Microeconomics: The Consumer
Learn about the role the consumer plays in the structure of the economy with the help of this microeconomics course.
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First, you will be introduced to the concept of price discrimination. You will learn the meaning of perfect price discrimination and look into tying and bundling. You will study the marginal product of labor, human capital, and unions. You will learn that unions can be useful in protecting workers and maintaining good employee relationships. The course will also discuss how work stoppages and strikes can slow down economic growth.
You will then study public goods. You will learn the difference between free riders and forced riders as well as the meaning of tragedy of the commons. You will also look into the theory of adverse selection, asymmetric information, and propitious selection as well as learn how to reduce the occurrence of moral hazard. The course will also discuss the concepts of consumption, utility, budget line, substitution, and indifference curve.
This course is the last in a series of four courses on Microeconomics. If you have finished studying the Microeconomics: Supply, Demand, and Equilibrium, the Microeconomics: Price and Trade, and the Microeconomics: Competition in the Marketplace, this course will wrap up your journey in our microeconomics series. By taking these courses, you will significantly improve your understanding of the economy in such a way that will allow you to boost your business in no time. Check out the course today, and learn something powerful.Start Course Now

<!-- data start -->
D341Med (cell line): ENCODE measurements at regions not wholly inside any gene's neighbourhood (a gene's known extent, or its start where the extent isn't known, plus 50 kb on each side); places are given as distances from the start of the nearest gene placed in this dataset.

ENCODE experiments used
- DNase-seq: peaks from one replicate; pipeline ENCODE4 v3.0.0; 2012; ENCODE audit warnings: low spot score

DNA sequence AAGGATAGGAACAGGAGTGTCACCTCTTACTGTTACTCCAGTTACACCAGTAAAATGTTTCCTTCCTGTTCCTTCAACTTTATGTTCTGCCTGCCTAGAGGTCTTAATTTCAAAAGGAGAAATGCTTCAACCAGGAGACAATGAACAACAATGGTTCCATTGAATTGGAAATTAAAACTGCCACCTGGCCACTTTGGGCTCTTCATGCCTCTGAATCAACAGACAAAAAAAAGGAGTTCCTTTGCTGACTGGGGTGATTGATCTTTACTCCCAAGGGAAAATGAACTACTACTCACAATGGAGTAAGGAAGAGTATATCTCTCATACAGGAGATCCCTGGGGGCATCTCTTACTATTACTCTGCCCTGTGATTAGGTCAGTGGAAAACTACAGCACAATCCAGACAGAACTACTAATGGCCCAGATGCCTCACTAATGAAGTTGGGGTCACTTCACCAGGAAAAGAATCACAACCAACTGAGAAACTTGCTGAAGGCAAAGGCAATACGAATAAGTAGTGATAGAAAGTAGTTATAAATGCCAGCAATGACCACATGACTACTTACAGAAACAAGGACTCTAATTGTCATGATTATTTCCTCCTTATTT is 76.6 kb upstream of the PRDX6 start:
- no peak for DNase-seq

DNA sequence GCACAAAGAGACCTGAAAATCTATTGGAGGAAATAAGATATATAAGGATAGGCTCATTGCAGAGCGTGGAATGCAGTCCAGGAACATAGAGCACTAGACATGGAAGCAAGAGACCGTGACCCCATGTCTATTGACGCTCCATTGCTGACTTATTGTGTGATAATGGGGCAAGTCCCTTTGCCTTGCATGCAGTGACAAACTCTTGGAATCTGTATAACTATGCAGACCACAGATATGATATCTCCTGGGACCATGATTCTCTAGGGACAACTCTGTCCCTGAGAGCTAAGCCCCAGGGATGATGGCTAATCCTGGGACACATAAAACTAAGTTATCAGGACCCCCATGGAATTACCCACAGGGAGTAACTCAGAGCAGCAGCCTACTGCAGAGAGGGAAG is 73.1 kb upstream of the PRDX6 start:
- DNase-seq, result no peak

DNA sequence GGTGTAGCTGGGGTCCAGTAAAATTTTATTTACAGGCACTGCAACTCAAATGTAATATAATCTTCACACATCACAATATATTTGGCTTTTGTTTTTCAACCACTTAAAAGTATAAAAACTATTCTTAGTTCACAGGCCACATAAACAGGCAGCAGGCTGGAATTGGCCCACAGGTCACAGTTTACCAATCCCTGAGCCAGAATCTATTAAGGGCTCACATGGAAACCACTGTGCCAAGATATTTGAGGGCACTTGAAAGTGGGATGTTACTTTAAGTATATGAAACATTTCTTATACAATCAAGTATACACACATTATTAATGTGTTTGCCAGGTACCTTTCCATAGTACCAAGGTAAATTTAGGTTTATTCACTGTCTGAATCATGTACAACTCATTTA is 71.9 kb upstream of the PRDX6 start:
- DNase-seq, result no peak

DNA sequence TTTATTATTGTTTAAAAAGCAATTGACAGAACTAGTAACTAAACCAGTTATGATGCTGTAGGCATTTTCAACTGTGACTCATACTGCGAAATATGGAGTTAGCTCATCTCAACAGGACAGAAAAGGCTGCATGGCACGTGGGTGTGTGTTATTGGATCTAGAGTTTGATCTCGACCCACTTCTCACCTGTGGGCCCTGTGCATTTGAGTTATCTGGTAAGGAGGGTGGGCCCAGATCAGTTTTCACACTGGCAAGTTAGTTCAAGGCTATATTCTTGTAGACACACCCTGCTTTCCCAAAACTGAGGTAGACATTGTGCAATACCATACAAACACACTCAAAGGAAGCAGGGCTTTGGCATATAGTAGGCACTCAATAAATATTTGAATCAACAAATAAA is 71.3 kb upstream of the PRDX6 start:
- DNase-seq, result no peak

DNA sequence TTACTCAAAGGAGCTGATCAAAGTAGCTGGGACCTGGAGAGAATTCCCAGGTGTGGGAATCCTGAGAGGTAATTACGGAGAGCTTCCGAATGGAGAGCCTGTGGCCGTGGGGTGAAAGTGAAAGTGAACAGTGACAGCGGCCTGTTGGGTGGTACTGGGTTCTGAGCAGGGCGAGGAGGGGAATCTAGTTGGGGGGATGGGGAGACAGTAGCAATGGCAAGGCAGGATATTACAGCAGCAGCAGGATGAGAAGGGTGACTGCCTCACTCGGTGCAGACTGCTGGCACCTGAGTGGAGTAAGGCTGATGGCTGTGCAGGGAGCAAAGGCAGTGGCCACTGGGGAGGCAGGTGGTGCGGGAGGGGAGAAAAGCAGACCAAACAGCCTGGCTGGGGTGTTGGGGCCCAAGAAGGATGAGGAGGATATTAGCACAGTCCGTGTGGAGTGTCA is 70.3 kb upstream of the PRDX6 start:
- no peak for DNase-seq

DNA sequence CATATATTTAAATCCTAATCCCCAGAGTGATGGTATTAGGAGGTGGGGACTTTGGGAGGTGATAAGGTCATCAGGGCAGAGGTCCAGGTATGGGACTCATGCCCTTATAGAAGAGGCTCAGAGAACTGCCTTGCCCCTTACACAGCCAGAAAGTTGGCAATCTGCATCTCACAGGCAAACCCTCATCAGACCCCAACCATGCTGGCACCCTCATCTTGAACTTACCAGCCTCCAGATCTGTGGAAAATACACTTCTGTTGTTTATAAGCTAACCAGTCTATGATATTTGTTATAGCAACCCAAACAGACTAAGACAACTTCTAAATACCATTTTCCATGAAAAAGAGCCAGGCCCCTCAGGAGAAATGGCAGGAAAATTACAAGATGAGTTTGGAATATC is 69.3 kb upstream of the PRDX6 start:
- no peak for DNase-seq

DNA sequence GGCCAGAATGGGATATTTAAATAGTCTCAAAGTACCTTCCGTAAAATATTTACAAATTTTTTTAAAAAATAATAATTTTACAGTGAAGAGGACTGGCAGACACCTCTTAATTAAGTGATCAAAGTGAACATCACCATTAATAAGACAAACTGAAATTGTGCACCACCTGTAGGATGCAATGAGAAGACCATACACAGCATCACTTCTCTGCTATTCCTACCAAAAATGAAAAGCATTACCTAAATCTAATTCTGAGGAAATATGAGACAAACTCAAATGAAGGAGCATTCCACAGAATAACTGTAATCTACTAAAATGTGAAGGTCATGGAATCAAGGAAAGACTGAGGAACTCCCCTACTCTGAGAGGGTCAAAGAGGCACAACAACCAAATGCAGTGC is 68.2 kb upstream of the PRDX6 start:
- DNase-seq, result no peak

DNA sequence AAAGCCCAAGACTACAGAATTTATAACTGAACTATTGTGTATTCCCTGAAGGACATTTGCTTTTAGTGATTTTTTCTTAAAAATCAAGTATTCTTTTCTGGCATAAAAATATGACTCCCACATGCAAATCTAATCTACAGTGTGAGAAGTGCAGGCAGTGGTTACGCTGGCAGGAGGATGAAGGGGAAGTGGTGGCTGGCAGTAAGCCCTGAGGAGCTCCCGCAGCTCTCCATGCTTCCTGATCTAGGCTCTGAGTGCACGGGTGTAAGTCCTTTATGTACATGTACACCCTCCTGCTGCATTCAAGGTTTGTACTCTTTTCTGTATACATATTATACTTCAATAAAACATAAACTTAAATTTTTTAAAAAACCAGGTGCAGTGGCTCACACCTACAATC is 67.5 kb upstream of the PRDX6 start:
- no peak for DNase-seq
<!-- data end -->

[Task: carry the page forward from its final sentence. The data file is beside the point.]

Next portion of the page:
After completing this course, you will be able to:
- Explain price discrimination and discuss how price discrimination can help or hurt social welfare.
- Define and discuss tying and bundling.
- Discuss the marginal product of labor.
- Discuss how unions can either lower or raise wages.
- Differentiate between non-rival, non-excludable, rival, and excludable goods and resources.
- Define public, club, and common goods.
- Discuss free and forced riders.
- Define adverse selection and asymmetrical information.
- Define moral hazard discuss ways that moral hazard can be avoid.
- Define consumption, utility, and substitution.
- Explain the marginal rate of substitution and describe the indifference curve.
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